Simulating Radiative Heat Transfer in Multi-Scattering Irregular Surfaces: Application to Snow and Ice Morphologies on Europa
radiative heat transfer
Monte Carlo simulation
MetadataShow full item record
We developed a Monte-Carlo-based radiative heat transfer model capable of simulating solar exposure and subsequent warming of rough snow and ice surfaces on ice-covered airless solar system bodies. The model accounts for wavelength-dependent internal light scattering and heat conduction in the snow interior down to meter-scale depths. We validated the model against analytical and experimental test cases with relevant applications to Europa, one of Jupiter's moons. We examined differential heating across the surface, from the centimeter to meter scale, to reveal potential patterns of preferential sublimation that could lead to rough ice morphologies, such as penitentes. An exploration of parameters such as penitente height-width ratios, shape, size, snow grain size, and thermal properties revealed that taller, thinner, larger penitentes with sharper peaks, coarser snow grain sizes, and lower thermal inertias are more likely to grow in Europa's environment near the equator.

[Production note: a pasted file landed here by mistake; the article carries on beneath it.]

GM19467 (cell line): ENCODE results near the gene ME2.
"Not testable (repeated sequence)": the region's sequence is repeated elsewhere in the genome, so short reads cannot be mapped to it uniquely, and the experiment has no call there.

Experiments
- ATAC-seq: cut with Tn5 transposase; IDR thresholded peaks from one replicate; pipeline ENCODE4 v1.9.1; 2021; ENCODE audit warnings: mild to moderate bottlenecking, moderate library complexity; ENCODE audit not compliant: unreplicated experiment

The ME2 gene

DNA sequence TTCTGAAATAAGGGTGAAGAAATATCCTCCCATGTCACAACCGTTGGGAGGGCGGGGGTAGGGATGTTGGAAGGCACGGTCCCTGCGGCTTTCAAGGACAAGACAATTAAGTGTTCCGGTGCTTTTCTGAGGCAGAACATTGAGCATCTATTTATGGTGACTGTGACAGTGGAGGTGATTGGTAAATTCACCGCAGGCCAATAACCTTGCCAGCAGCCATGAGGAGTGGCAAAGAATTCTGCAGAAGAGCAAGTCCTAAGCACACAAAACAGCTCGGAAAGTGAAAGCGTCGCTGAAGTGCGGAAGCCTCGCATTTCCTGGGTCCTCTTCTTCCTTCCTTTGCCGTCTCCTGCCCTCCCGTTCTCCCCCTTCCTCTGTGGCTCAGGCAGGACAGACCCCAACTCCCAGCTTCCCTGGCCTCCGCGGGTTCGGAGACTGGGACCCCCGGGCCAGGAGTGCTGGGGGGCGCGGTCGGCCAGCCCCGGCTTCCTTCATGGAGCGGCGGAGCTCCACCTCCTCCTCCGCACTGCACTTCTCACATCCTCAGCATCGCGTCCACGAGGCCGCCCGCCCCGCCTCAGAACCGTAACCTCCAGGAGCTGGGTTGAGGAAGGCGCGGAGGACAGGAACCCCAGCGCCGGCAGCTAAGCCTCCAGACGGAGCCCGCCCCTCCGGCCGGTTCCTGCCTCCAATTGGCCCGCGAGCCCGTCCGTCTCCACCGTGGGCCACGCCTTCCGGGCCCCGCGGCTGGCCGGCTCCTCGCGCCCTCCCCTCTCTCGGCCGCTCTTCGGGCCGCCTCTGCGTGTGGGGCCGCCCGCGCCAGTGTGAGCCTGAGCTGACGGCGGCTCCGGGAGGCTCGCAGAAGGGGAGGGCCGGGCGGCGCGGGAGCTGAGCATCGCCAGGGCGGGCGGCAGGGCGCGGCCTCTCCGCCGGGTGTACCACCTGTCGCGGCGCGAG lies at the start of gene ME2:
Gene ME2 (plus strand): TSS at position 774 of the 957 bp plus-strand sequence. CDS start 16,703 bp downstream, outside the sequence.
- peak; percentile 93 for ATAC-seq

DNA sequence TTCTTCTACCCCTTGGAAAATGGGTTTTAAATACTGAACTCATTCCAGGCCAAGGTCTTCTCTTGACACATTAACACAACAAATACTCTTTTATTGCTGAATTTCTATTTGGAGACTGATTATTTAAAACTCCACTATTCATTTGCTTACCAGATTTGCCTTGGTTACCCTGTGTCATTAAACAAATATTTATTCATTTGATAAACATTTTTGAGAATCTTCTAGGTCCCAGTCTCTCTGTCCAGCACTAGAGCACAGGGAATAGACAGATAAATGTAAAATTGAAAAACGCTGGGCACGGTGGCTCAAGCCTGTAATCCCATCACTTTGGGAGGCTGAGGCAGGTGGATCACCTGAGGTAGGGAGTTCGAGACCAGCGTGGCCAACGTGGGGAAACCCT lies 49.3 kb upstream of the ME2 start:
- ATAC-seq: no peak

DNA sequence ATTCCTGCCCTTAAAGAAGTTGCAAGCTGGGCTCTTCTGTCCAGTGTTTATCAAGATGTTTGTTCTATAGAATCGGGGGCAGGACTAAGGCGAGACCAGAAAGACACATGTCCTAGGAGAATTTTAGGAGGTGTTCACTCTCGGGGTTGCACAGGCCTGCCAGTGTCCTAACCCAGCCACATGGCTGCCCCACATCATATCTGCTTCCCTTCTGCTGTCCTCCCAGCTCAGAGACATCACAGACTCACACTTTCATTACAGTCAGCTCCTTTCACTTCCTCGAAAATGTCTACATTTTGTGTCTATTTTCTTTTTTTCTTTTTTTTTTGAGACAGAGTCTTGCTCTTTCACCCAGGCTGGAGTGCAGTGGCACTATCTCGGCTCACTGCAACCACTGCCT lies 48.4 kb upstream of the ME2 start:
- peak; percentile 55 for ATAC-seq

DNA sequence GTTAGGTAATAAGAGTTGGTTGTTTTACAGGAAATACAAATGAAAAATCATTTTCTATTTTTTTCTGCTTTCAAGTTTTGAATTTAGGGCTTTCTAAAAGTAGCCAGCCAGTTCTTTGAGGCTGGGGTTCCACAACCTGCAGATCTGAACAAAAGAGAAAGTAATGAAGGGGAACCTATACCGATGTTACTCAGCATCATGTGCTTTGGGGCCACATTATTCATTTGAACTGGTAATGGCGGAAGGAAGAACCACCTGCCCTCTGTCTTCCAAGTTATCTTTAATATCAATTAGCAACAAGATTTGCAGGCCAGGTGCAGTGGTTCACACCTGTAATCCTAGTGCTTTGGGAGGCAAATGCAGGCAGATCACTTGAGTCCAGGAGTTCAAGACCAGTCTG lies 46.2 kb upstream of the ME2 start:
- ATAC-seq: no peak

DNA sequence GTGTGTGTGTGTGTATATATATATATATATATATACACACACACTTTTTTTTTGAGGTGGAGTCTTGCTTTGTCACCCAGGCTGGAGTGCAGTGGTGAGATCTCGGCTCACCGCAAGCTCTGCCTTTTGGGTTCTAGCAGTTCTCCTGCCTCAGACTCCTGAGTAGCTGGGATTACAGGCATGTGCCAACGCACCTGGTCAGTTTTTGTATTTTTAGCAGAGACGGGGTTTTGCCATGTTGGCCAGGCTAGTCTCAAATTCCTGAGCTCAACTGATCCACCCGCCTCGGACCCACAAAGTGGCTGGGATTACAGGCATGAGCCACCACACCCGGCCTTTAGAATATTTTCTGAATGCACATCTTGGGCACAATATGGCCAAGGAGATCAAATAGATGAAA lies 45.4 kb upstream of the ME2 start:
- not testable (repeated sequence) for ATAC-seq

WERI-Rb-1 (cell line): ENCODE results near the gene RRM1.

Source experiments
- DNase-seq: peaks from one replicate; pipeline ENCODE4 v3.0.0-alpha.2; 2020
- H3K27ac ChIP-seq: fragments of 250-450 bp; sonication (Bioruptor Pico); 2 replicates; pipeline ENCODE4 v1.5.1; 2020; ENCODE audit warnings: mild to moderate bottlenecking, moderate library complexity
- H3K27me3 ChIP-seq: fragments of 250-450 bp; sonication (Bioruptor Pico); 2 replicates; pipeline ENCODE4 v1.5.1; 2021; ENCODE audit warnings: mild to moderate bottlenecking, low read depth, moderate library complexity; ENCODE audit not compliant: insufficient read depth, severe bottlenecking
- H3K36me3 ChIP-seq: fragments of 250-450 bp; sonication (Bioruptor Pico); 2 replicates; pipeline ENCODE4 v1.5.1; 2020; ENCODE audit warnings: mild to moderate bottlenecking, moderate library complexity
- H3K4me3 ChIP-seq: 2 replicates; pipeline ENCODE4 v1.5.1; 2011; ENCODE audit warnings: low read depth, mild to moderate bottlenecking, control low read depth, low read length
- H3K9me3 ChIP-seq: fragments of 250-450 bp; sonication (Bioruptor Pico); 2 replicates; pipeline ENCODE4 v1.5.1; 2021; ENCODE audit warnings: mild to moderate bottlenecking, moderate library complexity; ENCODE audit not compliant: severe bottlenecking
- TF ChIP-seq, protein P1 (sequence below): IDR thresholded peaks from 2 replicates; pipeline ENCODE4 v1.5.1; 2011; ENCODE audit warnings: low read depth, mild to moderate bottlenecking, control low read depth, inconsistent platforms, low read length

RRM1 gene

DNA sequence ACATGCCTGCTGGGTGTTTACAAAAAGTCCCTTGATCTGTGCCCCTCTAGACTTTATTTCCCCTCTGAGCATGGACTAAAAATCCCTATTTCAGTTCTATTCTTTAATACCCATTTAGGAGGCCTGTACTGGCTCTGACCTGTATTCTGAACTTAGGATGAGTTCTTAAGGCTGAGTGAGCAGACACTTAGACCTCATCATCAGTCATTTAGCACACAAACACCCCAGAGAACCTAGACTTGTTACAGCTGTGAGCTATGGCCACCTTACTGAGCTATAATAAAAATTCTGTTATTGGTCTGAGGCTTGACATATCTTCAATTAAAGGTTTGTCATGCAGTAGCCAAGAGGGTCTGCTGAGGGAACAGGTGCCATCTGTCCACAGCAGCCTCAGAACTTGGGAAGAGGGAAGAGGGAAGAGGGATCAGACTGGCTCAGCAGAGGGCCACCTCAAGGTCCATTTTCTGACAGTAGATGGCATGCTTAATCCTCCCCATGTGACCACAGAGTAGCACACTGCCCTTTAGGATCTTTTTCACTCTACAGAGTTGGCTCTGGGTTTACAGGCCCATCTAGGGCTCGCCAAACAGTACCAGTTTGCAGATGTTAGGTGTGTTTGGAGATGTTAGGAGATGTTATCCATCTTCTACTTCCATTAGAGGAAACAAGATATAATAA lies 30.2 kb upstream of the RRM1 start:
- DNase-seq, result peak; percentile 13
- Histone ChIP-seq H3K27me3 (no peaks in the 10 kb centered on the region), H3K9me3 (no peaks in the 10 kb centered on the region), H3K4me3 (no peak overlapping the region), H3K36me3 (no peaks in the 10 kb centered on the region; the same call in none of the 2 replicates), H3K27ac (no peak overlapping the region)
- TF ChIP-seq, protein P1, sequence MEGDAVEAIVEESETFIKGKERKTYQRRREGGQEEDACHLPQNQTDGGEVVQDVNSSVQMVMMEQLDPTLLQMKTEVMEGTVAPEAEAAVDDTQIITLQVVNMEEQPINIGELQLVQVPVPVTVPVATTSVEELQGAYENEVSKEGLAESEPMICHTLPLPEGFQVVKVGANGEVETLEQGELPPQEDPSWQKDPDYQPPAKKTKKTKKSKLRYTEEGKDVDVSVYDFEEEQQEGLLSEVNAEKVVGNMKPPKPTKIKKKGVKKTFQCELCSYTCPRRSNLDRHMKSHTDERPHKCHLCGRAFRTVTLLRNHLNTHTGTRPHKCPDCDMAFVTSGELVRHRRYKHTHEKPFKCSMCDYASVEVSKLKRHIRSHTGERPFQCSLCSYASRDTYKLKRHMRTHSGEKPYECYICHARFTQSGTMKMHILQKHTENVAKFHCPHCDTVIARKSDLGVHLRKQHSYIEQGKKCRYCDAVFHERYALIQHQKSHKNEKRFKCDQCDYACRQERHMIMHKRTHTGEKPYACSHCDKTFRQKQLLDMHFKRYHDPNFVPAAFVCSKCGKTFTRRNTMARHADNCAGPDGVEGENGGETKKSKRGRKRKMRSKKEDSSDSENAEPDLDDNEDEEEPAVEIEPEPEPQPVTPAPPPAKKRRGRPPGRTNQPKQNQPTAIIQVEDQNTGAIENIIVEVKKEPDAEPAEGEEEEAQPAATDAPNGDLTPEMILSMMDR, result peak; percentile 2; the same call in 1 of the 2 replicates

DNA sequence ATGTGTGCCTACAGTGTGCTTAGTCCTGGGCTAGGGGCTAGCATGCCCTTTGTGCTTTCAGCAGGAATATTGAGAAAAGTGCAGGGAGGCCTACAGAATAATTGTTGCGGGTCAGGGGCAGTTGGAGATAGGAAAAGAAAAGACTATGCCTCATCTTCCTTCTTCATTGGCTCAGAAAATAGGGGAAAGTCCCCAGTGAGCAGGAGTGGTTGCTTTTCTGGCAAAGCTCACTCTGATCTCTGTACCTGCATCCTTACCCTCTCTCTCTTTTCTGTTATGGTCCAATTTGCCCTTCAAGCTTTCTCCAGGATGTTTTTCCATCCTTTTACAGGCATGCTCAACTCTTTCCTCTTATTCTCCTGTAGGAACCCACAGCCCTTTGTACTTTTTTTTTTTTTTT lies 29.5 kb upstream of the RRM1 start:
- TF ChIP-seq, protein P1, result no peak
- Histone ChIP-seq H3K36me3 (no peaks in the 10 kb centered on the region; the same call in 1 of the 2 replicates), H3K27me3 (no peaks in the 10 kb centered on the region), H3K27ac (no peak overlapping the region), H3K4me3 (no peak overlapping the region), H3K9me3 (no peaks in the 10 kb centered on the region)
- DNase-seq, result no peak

CitationCarreon, A.; Macias, A.; Hsu, A.; Berisford, D.F.; Goldstein, D.B.; Varghese, P.; Trafton, L.; Hand, K.P.; Steckloff, J.; Mahieux, A. (2023). Simulating Radiative Heat Transfer in Multi-Scattering Irregular Surfaces: Application to Snow and Ice Morphologies on Europa. , Journal of Geophysical Research: Space Physics, Vol. 128, Issue 11, e2023JE007800, DOI: 10.1029/2023JE007800.